Across the two studies, over 4,000 patients with node-positive HER2-positive breast cancer were randomly assigned to receive doxorubicin and cyclophosphamide, followed by paclitaxel with or without trastuzumab.
Results showed that the 10-year overall survival was 84% for those who received trastuzumab compared with 75% for those who did not. In addition, the 10-year disease-free survival was 74% for those that received trastuzumab versus 62% for who that did not receive the anti-HER2 monoclonal antibody.
In addition, the incidence of cardiotoxicity was observed in 3% of patients that received trastuzumab and most patients who experienced cardiac adverse effects recovered.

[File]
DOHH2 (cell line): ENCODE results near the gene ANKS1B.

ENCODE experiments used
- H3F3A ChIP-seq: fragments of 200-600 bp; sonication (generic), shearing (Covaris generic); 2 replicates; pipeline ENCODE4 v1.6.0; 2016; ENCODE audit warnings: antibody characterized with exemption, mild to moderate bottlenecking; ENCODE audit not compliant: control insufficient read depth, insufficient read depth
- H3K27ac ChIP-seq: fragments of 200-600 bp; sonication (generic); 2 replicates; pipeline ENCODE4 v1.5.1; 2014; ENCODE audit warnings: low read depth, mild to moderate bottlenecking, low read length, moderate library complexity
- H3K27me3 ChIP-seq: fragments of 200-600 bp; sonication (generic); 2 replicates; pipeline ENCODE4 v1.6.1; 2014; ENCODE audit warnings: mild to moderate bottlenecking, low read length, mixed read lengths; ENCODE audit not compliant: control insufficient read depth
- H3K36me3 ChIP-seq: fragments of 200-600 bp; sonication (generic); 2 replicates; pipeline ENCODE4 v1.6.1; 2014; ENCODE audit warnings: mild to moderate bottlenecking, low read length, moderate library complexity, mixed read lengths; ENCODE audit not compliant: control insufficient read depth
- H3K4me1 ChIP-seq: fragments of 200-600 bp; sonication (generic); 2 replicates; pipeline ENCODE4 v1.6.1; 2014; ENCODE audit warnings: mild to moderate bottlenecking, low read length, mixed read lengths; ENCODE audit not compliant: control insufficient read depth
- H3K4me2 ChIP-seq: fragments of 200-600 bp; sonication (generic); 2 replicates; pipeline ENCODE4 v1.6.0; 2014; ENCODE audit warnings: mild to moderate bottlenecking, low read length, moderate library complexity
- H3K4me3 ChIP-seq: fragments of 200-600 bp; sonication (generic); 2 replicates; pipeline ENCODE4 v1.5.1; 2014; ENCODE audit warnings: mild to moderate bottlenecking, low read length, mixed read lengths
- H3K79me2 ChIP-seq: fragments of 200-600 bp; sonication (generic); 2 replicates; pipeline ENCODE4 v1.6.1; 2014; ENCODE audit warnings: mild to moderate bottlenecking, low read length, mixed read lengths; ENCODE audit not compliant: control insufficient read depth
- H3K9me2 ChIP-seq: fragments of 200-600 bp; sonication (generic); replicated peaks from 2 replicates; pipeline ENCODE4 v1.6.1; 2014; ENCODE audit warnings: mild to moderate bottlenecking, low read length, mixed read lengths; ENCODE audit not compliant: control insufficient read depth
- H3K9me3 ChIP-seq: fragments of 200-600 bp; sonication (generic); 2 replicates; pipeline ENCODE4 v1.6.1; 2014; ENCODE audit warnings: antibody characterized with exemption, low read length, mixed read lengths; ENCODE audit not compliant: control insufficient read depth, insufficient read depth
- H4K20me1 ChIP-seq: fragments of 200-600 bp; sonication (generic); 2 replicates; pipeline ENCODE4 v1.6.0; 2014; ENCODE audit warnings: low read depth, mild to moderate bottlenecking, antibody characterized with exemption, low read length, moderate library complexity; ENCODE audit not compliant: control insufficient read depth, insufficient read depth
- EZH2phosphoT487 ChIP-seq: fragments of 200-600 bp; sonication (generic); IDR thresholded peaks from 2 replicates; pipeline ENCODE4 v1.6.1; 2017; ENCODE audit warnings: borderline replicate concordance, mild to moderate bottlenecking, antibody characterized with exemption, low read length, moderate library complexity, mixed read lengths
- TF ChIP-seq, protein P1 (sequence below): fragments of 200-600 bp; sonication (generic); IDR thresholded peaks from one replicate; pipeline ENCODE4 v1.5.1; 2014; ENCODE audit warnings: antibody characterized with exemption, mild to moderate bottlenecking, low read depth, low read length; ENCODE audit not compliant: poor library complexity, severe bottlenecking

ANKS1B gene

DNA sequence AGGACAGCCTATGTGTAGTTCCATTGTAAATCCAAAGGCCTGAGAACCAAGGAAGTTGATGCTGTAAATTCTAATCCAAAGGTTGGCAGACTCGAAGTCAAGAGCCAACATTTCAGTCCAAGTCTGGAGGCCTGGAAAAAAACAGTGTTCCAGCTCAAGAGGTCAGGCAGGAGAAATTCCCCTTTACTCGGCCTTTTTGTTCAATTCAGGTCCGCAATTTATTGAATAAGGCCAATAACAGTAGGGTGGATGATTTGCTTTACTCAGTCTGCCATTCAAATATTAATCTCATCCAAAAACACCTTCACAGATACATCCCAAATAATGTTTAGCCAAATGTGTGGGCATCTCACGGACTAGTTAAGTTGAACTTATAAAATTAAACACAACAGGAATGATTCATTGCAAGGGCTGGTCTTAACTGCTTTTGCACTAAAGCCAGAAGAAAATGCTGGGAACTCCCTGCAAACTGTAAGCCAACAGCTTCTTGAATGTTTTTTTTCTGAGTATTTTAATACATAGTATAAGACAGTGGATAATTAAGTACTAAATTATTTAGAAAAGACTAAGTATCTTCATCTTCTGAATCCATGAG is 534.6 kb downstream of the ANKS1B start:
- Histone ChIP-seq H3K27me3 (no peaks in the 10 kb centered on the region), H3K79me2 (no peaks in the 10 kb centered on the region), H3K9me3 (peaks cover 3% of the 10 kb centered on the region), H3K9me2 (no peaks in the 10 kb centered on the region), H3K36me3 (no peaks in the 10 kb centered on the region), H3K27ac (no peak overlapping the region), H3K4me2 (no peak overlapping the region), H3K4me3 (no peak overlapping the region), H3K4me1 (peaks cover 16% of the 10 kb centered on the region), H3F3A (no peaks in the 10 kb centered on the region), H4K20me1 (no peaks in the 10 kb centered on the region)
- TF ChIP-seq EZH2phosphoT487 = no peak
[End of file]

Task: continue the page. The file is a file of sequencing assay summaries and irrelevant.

The early results of the same studies in this joint analysis lead to the approval of trastuzumab for the adjuvant treatment of HER2-positive breast cancers by the U.S. Food and Drug Administration in 2006. Now, after 10 years, the results show that the addition of trastuzumab improves overall survival and disease-free survival.
The study, published in the Journal of Clinical Oncology, analyzed data from two independent trials designed to examine overall survival of patients with early-stage HER2-positive breast cancer who received chemotherapy with and without Herceptin.